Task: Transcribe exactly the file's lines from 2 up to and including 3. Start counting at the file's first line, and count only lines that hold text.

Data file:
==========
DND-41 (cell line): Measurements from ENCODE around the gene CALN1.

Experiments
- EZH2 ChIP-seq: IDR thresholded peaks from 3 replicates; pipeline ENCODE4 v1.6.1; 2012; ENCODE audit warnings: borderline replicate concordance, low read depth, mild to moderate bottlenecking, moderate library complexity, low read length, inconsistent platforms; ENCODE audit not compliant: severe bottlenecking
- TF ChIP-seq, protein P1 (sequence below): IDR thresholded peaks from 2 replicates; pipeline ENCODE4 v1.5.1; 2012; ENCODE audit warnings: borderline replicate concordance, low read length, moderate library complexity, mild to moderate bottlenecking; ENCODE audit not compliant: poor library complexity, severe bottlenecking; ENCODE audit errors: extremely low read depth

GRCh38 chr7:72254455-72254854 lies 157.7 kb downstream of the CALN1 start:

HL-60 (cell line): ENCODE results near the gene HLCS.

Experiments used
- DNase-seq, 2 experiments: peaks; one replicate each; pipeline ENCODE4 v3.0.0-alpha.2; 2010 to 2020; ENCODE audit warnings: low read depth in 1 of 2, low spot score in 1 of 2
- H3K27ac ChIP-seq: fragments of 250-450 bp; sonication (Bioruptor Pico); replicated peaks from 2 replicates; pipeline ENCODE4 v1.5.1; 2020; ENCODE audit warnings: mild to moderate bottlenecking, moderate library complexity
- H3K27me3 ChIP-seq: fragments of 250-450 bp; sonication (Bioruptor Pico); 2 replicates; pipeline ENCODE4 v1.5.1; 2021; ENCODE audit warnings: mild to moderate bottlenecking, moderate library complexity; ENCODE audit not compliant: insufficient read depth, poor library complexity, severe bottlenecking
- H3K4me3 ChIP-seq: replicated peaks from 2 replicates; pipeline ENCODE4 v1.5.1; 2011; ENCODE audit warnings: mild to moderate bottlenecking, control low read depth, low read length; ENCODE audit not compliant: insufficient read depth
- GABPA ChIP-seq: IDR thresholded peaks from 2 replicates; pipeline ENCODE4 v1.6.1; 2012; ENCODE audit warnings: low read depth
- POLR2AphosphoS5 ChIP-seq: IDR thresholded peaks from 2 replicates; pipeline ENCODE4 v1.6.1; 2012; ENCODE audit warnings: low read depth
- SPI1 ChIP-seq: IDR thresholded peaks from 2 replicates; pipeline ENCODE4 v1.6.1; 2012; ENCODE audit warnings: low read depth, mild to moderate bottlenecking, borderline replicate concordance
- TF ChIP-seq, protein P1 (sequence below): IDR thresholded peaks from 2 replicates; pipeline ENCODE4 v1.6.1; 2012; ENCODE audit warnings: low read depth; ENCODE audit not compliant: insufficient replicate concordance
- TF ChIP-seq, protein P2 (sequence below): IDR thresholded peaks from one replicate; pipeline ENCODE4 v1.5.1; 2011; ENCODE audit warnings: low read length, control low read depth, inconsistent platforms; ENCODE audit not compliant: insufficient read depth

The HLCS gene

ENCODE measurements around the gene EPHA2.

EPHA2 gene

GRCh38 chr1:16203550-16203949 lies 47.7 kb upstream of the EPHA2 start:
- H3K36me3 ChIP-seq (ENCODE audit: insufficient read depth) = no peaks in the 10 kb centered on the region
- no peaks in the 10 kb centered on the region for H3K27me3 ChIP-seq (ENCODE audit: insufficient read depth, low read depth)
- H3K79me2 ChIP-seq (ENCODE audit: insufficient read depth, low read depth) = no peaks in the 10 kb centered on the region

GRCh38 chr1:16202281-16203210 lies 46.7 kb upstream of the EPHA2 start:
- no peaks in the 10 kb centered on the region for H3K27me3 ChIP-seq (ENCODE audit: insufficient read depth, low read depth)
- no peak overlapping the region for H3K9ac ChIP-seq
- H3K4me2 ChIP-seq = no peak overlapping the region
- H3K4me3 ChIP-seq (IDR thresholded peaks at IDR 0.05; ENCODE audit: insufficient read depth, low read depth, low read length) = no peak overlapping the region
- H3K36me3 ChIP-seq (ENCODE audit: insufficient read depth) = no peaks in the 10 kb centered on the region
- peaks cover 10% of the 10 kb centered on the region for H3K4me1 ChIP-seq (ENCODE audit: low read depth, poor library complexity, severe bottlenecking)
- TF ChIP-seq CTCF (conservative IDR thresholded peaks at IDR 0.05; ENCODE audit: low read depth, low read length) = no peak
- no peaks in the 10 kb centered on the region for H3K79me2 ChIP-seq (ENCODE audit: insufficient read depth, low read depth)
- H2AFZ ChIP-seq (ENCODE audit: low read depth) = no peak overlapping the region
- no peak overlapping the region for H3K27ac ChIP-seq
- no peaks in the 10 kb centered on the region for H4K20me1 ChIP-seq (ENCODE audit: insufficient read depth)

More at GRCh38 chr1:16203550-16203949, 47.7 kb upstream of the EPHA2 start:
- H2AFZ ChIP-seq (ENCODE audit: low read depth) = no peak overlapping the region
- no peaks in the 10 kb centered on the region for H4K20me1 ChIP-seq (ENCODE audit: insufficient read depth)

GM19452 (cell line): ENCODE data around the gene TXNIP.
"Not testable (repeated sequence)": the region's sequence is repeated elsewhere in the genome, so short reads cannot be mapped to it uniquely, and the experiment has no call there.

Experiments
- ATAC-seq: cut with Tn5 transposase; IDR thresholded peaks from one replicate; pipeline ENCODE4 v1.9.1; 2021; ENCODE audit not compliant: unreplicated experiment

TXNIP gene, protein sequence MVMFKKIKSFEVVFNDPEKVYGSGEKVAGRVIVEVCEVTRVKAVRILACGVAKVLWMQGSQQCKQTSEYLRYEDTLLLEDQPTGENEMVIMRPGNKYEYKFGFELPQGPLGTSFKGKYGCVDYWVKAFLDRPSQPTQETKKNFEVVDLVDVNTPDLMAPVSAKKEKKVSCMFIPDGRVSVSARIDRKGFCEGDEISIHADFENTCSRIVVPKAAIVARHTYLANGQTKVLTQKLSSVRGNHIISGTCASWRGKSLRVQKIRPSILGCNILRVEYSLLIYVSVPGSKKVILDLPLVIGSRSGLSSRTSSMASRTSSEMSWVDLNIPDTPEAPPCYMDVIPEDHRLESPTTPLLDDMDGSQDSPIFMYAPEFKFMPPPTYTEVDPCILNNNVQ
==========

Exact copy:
Experiments
- EZH2 ChIP-seq: IDR thresholded peaks from 3 replicates; pipeline ENCODE4 v1.6.1; 2012; ENCODE audit warnings: borderline replicate concordance, low read depth, mild to moderate bottlenecking, moderate library complexity, low read length, inconsistent platforms; ENCODE audit not compliant: severe bottlenecking